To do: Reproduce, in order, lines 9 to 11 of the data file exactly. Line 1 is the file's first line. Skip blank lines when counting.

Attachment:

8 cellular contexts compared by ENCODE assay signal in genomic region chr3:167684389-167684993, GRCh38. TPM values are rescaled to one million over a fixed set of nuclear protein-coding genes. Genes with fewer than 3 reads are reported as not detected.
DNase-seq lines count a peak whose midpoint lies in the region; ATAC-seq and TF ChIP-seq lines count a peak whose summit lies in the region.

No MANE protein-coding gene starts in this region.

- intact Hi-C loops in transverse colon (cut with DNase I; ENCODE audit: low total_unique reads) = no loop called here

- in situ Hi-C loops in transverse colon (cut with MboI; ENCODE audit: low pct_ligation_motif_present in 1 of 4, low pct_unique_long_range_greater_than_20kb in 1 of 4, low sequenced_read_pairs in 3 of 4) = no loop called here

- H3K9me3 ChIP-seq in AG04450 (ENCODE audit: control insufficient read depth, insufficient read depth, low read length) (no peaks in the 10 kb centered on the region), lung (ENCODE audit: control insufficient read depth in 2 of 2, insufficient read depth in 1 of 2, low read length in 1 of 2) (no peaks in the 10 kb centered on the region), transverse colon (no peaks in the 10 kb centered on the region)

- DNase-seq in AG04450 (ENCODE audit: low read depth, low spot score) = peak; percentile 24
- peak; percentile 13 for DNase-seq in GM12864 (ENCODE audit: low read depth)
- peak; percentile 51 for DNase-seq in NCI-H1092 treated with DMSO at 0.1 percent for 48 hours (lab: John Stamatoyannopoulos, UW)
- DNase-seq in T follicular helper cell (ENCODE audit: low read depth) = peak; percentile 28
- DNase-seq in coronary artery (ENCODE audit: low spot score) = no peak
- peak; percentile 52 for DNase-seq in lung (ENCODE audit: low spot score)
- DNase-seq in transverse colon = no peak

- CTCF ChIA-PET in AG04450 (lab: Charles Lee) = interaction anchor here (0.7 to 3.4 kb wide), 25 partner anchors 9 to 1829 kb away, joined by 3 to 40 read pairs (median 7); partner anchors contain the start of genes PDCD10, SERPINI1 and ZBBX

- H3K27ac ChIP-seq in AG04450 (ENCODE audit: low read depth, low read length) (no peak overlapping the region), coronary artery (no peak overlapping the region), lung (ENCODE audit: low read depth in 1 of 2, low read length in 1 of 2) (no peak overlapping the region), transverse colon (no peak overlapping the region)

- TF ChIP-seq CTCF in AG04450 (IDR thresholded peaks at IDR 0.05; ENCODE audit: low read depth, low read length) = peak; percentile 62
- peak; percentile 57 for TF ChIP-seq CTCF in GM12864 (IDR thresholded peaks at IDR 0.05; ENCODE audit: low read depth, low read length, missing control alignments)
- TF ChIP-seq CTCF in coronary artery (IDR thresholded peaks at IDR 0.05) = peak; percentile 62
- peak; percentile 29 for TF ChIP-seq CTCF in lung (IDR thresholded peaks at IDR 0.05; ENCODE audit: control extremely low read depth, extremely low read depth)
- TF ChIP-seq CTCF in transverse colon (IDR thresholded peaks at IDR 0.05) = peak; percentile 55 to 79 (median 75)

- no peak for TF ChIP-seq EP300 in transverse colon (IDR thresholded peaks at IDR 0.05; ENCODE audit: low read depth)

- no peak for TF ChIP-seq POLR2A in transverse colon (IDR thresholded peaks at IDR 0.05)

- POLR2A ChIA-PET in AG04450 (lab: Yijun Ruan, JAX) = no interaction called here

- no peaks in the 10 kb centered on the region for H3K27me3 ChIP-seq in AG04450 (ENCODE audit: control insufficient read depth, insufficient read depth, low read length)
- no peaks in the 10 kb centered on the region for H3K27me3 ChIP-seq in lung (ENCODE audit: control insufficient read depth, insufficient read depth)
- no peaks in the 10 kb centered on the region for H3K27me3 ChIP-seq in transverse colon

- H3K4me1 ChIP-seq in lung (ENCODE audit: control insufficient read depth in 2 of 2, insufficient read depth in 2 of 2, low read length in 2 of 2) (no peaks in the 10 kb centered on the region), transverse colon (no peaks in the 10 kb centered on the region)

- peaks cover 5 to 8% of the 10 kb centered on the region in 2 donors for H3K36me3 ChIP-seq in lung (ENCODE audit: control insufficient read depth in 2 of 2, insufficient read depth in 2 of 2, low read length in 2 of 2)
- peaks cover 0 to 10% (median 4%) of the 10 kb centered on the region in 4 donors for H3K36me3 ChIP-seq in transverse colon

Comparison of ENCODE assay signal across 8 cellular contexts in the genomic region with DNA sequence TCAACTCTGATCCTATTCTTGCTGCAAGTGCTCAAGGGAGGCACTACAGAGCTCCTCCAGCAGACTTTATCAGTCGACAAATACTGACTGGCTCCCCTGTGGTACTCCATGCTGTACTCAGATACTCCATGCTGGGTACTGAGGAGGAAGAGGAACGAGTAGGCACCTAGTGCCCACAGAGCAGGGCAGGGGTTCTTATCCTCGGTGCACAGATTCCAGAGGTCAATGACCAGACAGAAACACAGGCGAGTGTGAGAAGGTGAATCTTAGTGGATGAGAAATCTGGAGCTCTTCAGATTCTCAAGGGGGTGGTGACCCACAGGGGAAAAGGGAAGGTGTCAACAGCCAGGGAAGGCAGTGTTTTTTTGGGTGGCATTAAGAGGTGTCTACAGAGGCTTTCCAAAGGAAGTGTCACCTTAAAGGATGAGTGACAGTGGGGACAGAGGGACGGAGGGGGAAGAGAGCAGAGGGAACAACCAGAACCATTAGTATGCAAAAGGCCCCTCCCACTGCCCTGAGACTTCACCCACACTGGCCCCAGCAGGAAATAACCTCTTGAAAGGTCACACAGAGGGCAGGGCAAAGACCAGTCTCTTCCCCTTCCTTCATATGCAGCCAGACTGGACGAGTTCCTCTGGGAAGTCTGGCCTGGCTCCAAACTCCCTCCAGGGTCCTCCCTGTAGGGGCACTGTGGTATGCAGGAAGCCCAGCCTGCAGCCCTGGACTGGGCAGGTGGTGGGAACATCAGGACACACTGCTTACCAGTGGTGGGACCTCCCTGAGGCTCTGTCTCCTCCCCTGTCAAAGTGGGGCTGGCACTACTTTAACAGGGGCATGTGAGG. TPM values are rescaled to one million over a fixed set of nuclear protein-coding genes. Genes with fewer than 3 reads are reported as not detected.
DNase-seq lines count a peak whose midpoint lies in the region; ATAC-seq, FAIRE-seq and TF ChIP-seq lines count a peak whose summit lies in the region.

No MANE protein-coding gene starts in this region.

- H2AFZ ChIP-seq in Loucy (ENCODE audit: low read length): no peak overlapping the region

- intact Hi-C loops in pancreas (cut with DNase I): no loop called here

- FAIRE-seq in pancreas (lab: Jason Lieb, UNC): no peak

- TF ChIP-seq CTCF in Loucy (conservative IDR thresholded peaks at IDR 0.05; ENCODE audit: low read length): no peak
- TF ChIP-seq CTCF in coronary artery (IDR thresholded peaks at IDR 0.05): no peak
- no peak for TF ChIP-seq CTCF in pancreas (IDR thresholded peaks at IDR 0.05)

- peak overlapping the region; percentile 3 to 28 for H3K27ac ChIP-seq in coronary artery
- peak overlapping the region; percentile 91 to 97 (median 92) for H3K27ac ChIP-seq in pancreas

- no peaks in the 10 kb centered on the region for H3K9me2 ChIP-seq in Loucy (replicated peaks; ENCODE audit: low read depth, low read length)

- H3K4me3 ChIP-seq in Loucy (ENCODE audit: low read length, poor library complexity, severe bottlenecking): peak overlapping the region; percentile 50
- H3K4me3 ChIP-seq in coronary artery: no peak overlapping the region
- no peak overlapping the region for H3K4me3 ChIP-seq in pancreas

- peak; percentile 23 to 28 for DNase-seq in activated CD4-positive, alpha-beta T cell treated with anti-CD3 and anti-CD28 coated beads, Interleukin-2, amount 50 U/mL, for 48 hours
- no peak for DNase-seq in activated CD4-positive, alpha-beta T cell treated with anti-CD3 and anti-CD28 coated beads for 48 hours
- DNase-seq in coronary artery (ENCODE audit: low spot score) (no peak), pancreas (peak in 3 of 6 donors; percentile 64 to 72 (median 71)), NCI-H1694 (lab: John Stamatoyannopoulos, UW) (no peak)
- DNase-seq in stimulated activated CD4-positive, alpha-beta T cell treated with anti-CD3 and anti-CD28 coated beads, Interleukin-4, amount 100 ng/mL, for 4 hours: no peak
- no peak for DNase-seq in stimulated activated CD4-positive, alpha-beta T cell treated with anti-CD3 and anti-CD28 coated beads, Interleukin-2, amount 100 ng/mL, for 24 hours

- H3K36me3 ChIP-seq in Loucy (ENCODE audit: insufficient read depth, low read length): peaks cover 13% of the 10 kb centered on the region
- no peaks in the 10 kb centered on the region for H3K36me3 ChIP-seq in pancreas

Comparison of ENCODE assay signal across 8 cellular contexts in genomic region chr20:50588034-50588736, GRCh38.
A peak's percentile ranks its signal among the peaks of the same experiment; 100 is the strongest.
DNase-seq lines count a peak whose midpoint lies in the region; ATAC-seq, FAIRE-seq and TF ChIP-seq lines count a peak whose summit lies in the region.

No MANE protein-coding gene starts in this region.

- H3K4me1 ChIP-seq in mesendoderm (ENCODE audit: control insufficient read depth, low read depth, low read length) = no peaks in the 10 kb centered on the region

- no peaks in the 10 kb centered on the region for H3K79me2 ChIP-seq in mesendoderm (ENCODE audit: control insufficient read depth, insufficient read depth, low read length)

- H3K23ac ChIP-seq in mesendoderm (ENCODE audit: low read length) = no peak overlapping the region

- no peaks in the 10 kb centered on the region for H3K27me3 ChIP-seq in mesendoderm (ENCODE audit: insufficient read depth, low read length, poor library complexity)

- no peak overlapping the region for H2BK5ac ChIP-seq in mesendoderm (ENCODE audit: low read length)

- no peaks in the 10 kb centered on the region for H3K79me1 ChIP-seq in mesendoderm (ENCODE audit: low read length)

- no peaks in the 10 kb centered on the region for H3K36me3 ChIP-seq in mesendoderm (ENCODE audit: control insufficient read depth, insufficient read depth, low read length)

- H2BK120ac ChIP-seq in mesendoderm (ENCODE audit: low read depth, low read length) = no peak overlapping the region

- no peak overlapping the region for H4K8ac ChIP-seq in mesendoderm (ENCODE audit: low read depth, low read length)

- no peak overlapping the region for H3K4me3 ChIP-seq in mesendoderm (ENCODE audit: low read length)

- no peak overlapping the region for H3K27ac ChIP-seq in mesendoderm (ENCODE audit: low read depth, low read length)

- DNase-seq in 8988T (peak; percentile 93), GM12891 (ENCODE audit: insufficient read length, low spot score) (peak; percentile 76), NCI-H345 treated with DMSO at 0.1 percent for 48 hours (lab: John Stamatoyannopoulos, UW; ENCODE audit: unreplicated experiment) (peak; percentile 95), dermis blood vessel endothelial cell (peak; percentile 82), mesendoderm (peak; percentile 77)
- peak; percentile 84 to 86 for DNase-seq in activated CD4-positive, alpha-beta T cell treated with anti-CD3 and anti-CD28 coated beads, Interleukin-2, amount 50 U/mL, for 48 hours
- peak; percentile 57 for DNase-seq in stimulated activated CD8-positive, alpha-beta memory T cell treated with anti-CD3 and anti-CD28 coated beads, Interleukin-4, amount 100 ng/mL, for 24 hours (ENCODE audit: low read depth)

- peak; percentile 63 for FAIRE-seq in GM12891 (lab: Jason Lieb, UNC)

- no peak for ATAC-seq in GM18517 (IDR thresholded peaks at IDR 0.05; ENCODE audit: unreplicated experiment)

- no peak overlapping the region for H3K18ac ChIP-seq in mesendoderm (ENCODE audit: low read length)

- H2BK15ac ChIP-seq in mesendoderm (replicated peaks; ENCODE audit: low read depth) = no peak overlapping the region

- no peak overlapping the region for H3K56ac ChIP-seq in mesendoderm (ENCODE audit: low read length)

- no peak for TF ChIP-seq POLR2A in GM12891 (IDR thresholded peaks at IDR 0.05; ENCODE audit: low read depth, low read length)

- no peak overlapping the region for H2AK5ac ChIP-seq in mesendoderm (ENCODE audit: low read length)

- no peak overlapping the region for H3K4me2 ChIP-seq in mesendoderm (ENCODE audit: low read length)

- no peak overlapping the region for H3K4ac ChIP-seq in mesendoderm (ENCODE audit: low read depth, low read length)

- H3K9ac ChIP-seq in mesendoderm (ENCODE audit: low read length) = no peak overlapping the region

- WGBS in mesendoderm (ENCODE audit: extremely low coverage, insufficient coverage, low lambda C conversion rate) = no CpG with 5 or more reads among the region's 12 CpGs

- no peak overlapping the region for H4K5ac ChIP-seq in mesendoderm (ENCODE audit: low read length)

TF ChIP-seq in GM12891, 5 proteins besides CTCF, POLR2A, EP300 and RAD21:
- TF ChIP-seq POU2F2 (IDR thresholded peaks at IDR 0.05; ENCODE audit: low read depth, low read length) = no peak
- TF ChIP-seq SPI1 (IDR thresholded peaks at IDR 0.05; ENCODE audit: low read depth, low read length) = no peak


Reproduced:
- peak; percentile 51 for DNase-seq in NCI-H1092 treated with DMSO at 0.1 percent for 48 hours (lab: John Stamatoyannopoulos, UW)
- DNase-seq in T follicular helper cell (ENCODE audit: low read depth) = peak; percentile 28
- DNase-seq in coronary artery (ENCODE audit: low spot score) = no peak